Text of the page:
California Governor Newsom signs legislation into law
Educators, school personnel, parents, labor partners and community groups who have been advocating for kids, not profits, by ensuring transparency and accountability in charter schools are thanking Governor Gavin Newsom Tuesday for his signing into law SB 126 by Senator Connie Leyva and Assemblymember Patrick O’Donnell.
This bill ensures all corporate charter schools are held to the same transparency and accountability standards as neighborhood public schools.
“On behalf of California’s students, we thank governor Newsom and the legislature for ensuring there is transparency and accountability in all California charter schools. Fixing these laws will put us on the right path to making sure all schools are held to the same standards for the sake of our students,” said California Teachers Association President Eric Heins.
There are other issues with the law that continue to make it difficult for students in and out of charter schools, but four new proposals would help fix the flawed laws governing charter schools. Assemblymembers Patrick O’Donnell, Kevin McCarty, Christy Smith and Rob Bonta and introduced AB 1505, AB 1506, AB 1507 and AB 1508.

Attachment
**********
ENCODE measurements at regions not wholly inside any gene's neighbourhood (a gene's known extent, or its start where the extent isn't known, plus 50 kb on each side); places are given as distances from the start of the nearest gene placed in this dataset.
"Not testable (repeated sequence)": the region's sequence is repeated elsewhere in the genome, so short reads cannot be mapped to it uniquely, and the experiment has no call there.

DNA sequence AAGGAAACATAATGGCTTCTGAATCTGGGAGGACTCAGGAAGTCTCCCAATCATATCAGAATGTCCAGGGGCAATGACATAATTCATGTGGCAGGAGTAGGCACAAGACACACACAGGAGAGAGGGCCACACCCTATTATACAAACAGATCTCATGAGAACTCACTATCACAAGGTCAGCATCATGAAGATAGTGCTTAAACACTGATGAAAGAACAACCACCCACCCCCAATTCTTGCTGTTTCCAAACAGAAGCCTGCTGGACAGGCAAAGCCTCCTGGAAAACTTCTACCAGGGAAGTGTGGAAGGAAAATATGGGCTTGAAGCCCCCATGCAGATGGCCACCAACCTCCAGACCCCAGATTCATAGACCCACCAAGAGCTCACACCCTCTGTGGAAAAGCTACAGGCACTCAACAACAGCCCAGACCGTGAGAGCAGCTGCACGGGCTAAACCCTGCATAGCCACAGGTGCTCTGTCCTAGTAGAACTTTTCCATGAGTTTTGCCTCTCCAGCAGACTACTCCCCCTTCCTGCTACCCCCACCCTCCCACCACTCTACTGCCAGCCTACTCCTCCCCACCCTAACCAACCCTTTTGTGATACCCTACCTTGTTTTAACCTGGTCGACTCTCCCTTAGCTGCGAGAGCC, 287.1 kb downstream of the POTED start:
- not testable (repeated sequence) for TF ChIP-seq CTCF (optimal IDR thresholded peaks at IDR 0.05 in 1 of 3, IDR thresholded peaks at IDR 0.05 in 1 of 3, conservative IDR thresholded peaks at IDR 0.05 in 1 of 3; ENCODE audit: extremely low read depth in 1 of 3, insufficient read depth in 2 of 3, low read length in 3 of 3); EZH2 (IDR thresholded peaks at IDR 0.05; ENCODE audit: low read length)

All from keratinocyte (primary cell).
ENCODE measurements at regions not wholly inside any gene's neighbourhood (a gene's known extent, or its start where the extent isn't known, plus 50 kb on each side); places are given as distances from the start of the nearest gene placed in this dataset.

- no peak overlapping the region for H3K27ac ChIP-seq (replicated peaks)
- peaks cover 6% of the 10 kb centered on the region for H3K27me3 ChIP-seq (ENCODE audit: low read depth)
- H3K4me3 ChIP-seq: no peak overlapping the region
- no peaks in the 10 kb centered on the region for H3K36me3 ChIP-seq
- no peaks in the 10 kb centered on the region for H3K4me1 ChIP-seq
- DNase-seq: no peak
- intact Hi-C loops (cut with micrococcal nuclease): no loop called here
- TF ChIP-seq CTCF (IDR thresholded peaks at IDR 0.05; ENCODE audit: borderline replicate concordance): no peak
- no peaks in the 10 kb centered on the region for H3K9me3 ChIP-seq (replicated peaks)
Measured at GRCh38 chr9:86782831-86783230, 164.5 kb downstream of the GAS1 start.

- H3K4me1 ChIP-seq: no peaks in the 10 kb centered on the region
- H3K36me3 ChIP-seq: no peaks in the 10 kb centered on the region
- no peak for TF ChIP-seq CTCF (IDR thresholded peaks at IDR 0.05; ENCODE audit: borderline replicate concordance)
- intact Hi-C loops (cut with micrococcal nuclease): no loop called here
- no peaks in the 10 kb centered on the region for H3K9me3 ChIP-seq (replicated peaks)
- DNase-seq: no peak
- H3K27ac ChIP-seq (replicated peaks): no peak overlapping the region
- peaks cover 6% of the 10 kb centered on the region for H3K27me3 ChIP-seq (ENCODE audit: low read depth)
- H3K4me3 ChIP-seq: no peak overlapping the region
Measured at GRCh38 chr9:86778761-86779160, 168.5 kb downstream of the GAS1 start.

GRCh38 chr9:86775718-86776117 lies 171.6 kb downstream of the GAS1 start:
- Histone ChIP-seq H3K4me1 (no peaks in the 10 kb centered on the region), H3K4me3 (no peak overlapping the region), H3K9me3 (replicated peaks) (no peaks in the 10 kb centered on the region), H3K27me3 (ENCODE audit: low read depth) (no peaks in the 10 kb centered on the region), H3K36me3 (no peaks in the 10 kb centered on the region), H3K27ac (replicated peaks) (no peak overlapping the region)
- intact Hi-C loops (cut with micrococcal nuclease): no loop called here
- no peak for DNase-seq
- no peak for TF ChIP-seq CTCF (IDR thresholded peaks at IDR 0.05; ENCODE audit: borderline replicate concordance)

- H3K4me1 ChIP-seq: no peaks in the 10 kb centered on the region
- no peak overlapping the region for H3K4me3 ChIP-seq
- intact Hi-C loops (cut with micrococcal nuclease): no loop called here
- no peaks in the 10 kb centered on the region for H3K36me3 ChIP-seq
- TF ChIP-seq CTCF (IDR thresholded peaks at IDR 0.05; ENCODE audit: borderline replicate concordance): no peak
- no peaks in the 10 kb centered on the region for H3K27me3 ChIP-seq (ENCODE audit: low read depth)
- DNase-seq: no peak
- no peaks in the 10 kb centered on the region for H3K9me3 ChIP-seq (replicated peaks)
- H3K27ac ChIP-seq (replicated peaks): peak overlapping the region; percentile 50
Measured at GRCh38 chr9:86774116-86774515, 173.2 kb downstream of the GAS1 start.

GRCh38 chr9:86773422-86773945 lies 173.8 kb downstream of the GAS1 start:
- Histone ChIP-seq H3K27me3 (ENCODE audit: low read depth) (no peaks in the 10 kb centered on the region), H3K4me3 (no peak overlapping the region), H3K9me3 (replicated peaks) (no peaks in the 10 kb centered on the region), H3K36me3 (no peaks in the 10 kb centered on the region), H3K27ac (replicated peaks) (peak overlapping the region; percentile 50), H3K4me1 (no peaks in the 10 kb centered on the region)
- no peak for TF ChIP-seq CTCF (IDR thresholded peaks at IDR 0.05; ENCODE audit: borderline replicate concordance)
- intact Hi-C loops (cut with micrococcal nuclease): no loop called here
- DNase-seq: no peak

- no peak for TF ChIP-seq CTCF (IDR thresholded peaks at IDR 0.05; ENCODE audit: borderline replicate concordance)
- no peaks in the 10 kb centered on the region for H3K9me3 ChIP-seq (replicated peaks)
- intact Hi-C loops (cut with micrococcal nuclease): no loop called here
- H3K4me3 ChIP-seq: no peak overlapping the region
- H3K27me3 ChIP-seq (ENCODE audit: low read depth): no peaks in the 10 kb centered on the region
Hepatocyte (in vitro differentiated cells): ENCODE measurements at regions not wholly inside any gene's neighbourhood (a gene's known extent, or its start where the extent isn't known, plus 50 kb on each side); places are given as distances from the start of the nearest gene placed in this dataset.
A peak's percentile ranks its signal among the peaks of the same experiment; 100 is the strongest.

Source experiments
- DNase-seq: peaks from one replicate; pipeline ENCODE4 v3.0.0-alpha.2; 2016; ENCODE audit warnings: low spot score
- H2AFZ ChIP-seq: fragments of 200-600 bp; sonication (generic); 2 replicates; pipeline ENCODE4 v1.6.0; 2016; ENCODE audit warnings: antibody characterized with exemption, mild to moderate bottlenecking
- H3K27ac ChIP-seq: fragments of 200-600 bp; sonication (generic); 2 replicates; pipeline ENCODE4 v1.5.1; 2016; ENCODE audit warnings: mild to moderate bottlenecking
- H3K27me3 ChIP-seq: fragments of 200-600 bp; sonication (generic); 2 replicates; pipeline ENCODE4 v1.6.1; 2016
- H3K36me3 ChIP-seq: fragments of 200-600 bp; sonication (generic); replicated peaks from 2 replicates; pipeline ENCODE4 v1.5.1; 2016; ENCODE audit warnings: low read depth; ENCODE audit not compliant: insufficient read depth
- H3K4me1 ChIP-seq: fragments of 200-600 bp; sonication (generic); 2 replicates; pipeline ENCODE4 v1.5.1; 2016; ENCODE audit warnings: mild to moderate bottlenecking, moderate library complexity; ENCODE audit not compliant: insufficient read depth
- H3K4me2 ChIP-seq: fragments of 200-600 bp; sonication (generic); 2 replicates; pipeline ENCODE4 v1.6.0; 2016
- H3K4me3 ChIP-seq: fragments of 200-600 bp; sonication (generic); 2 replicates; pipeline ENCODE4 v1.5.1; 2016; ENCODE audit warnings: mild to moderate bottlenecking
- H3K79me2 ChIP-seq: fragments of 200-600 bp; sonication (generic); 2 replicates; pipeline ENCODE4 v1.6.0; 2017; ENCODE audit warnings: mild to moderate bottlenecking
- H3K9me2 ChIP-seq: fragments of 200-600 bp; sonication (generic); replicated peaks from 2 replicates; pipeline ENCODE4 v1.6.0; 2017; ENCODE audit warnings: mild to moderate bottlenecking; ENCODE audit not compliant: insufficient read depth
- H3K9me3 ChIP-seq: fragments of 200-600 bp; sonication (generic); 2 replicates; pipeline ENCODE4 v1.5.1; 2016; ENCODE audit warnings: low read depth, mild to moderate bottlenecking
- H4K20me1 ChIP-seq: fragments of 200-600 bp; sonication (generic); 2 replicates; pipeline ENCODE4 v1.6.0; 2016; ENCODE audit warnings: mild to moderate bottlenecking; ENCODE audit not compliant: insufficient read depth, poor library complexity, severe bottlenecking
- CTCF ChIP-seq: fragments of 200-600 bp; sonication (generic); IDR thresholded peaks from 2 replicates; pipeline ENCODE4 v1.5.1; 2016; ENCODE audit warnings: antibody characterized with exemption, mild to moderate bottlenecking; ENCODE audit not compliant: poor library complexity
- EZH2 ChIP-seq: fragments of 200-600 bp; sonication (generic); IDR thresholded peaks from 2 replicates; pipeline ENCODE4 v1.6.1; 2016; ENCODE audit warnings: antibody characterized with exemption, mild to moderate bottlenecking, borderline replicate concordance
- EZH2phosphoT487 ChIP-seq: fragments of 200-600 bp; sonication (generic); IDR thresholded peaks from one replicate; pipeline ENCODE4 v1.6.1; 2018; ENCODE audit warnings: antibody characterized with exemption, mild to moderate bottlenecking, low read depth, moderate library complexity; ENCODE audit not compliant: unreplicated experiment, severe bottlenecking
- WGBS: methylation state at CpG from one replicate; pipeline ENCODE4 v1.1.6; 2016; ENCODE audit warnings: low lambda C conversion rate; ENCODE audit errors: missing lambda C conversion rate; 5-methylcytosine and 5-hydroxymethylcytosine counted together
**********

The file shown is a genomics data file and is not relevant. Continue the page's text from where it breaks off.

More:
AB 1505 by Assemblymember O’Donnell ensures all matters related to charter schools’ authorization, renewal and other key decisions be made by the local governing board-those who actually know and manage the school district. AB 1506 by Assemblymember McCarty establishes a cap on growth of charter schools.
The removal of the cap that was included in the original charter school law has led to destabilizing school districts and the law has not kept pace with the growth of unregulated corporate charter schools and the groups behind them. AB 1507 by Assemblymember Smith closes a loophole in current law which allows a charter school to operate outside of its authorizing district. AB 1508 by Assemblymember Bonta would allow authorizers to consider facilities, fiscal and academic impact on the district when considering new charter school petitions.
Additional lawmakers are considering legislation to impose a moratorium on charter school growth similarly to what the NAACP recently called for and also agreed upon between the Los Angeles Unified School District and United Teachers Los Angeles in its strike resolution agreement earlier in February.
“We look forward to working with the authors, legislators and the governor to fix these laws for the sake of our students,” said Heins. “Our students are counting on all of us to provide them with the resources and public education they need and deserve.”